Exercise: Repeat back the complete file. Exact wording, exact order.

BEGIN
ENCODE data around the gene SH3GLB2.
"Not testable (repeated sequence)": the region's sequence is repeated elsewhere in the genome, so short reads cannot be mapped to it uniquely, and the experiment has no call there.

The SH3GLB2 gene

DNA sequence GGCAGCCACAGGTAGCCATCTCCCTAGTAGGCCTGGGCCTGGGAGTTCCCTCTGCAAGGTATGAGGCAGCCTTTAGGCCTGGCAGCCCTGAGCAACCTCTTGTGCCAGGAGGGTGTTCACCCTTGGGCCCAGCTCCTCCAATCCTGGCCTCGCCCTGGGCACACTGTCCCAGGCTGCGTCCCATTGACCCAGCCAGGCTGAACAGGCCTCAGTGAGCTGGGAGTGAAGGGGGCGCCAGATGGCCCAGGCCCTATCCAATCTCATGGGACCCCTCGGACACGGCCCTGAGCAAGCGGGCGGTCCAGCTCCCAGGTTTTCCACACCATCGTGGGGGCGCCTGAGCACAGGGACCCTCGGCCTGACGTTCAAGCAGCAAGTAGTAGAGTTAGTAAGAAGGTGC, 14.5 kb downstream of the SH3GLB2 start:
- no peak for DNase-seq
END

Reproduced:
ENCODE data around the gene SH3GLB2.
"Not testable (repeated sequence)": the region's sequence is repeated elsewhere in the genome, so short reads cannot be mapped to it uniquely, and the experiment has no call there.

The SH3GLB2 gene

DNA sequence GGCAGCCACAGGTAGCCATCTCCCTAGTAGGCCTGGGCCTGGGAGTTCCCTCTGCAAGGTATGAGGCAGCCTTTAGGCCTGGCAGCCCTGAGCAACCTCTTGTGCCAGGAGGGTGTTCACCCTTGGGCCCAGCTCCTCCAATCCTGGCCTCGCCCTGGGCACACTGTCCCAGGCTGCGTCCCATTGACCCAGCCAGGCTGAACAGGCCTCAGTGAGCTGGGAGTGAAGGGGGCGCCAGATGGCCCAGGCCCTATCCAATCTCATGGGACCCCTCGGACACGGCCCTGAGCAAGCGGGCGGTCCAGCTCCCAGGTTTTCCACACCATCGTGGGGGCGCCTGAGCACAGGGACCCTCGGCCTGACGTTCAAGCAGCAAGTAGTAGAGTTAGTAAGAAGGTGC, 14.5 kb downstream of the SH3GLB2 start:
- no peak for DNase-seq